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INTERLUDES The Interludes were something between the Moral Plays and the modern Drama. The Moral Plays were frequent in the reign of Henry VI. (1422-1461.) In the reign of Henry VII. (1485—1509) they flourished in all their glory, and continued in force down to the latter half of the sixteenth century. But it was at length found that a real human being with a human name, was better calculated to awaken the sympathies, and keep alive the attention of an audience, and not less so to impress them with moral truths, than a being who only represented a notion of the mind. The substitution of these for the symbolical characters, gradually took place during the earlier part of the sixteenth century, and before its close the English drama, in the writings of Shakspeare, reached its highest excellence.
One of the most successful writers of Interludes was John Heywood, or as he was commonly called, "Merry John Heywood." He was a native of London, but the year of his birth is unknown. He studied for some time at Oxford, but did not take his degree. He was of a social, festive genius, the favorite of Henry VIII., and afterwards of his daughter, Queen Mary, who were delighted with his dramatic representations. It is rather singular that the latter should have been so much pleased, as Heywood exposed, in terms of great severity, the vicious lives of the ecclesiastics. The play which perhaps best illustrates the genius of Heywood, is that called the "FOUR P's," which is a dialogue between a Palmer, a Pardoner, a Poticary, and a Pedler. Four such knaves afforded so humerous a man as Heywood was, abundant materials for satire, and he has improved them to some advantage. The piece opens with the Palmer, who boasts of his peregrinations, to the Holy Land, to Rome, to Santiago in Spain, and to a score of other shrines. This boasting was interrupted by the Pardoner, who tells him that he has been foolish to give himself so much trouble, when he might have obtained the object of his journey-the pardon of his sins—at home.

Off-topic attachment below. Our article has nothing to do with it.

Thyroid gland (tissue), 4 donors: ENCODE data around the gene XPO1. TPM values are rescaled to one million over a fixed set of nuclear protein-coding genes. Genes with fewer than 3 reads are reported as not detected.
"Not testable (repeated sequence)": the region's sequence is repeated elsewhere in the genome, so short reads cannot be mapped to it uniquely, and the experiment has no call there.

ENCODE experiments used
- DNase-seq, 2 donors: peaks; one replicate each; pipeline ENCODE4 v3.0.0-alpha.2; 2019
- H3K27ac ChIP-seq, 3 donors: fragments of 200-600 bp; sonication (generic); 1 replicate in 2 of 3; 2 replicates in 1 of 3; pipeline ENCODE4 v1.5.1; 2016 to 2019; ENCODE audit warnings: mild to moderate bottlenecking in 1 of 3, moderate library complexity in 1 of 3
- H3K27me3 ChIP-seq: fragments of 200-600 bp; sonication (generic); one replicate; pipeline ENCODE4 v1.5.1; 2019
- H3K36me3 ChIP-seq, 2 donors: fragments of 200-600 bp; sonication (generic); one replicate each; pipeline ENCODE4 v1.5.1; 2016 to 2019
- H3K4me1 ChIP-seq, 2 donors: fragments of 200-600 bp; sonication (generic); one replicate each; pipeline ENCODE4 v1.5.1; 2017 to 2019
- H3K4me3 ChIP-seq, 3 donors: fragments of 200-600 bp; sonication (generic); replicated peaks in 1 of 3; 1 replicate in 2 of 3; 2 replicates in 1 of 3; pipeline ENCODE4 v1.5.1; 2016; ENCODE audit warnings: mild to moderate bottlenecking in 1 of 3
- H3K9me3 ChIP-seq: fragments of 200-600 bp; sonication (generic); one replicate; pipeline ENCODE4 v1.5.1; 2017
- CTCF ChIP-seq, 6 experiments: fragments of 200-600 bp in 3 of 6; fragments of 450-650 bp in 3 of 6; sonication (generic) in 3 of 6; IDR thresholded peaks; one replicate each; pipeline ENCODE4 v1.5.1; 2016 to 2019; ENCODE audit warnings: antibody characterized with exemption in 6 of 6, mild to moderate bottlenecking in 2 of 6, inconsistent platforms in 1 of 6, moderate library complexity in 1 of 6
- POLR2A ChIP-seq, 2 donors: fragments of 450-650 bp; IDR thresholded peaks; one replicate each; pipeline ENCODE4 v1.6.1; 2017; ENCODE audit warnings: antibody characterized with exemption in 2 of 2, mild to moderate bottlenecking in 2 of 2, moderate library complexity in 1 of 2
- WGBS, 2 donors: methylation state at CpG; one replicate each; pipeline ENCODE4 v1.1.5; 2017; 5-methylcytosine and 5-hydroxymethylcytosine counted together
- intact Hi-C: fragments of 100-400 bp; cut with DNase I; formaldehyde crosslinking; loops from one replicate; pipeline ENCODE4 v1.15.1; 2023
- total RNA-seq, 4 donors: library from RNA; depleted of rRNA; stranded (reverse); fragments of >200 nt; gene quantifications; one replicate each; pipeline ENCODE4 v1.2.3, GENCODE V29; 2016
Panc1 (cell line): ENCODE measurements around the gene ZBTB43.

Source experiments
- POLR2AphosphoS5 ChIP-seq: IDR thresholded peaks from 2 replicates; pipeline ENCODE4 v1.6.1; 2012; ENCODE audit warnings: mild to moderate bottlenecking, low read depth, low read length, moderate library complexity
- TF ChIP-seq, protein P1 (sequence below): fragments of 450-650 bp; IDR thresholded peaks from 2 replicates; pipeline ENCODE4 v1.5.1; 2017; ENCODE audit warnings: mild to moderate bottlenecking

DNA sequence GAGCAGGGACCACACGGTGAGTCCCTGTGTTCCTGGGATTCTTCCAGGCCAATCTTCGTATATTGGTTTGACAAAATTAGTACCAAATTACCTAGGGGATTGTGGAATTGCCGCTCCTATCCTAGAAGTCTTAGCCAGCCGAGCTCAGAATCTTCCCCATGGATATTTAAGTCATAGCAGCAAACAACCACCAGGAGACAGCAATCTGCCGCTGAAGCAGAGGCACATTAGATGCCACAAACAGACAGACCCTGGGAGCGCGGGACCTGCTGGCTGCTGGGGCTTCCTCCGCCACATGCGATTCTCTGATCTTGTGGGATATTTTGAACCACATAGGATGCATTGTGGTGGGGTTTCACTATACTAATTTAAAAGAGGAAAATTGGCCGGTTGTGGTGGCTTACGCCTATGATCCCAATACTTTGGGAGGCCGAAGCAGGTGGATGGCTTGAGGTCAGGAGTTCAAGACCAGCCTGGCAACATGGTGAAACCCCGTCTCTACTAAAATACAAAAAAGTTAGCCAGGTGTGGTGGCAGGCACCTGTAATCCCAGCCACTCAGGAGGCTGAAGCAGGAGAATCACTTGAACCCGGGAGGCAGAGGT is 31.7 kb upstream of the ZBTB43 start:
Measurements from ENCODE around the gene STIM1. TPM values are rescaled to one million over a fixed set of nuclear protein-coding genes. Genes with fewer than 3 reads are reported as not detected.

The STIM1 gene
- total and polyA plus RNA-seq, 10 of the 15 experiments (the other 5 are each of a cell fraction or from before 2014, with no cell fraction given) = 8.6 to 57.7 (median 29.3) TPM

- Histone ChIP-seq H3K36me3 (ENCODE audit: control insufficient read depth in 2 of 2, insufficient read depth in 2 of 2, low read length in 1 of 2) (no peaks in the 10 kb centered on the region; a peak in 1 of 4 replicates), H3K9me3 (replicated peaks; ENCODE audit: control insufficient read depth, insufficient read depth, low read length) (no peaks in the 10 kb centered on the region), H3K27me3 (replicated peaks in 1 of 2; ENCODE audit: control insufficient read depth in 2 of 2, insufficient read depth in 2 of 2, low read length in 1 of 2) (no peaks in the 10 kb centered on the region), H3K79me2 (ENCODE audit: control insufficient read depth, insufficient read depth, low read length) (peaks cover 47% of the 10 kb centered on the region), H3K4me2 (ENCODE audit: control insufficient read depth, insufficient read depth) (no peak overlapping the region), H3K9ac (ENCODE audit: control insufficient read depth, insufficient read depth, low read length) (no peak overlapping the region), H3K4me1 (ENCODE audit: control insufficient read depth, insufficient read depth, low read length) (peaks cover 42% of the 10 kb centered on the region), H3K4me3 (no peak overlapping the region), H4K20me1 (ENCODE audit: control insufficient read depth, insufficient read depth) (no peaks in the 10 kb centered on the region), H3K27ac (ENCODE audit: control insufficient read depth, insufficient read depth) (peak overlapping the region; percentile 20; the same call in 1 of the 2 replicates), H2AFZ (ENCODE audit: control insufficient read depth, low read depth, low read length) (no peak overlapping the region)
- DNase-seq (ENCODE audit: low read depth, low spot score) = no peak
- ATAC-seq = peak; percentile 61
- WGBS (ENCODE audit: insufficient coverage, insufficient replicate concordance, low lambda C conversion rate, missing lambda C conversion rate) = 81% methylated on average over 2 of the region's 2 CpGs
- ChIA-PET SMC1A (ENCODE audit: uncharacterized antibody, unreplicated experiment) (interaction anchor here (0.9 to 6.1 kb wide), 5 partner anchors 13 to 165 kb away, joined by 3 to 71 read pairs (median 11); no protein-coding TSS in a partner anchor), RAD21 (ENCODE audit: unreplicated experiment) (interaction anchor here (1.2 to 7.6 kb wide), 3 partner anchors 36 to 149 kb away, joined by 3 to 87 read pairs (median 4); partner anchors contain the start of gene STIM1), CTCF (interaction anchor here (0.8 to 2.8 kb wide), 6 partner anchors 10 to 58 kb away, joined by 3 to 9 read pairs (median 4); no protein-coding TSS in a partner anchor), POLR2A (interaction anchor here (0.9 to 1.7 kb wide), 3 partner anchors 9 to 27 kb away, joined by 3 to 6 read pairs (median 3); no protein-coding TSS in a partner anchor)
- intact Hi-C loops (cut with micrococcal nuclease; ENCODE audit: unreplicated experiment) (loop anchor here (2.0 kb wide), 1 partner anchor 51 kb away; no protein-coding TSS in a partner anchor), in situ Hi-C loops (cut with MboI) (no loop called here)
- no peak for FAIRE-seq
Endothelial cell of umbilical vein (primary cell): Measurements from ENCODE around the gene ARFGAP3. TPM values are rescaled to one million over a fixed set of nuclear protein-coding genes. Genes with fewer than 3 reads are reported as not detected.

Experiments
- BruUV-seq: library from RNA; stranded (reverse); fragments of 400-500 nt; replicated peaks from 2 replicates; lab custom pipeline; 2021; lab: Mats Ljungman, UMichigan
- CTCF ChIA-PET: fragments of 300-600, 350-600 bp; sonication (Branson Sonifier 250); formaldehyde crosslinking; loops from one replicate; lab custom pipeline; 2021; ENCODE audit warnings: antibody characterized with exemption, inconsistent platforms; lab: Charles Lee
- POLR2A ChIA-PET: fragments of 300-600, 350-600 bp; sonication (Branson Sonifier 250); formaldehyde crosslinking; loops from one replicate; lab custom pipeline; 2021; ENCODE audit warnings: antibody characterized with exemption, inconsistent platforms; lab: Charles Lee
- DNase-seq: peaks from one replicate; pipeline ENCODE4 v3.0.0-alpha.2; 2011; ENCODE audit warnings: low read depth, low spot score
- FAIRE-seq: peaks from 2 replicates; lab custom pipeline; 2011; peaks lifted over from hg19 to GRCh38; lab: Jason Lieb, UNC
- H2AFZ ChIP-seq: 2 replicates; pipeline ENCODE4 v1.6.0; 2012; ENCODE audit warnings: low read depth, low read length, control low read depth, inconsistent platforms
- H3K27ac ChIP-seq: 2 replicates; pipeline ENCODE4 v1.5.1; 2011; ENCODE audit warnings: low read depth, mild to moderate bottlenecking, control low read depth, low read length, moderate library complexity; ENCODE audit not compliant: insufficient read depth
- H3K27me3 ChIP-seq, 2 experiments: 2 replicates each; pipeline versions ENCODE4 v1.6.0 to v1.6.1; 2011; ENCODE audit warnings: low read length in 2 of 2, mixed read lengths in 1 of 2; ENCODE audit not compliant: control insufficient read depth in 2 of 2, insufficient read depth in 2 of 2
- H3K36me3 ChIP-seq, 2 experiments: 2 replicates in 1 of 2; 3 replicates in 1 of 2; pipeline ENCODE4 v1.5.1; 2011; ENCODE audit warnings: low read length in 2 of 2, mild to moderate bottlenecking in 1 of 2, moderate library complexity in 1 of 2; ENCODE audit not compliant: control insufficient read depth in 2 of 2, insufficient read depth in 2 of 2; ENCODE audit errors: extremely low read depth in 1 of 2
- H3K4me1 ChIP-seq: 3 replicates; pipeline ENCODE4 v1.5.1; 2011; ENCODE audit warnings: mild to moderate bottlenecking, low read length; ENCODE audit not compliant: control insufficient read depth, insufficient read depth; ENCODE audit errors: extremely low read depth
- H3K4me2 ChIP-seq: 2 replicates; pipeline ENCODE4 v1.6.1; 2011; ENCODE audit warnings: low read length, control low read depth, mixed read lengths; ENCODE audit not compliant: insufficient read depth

For at your door myself doth dwell,
Who could have saved your soul as well,
As all your wide wandering shall do,
The Palmer will not hear his labors thus disparaged, and he thus exclaims to the impostor, the relic-vender:
Right seldom is it seen, or never,
That truth and Pardoners dwell together.
The Pardoner then rails at the folly of pilgrimages, and asserts in strong terms the virtues of his spiritual nostrums;
With small cost, and without any pain,
These pardons bring them to heaven plain.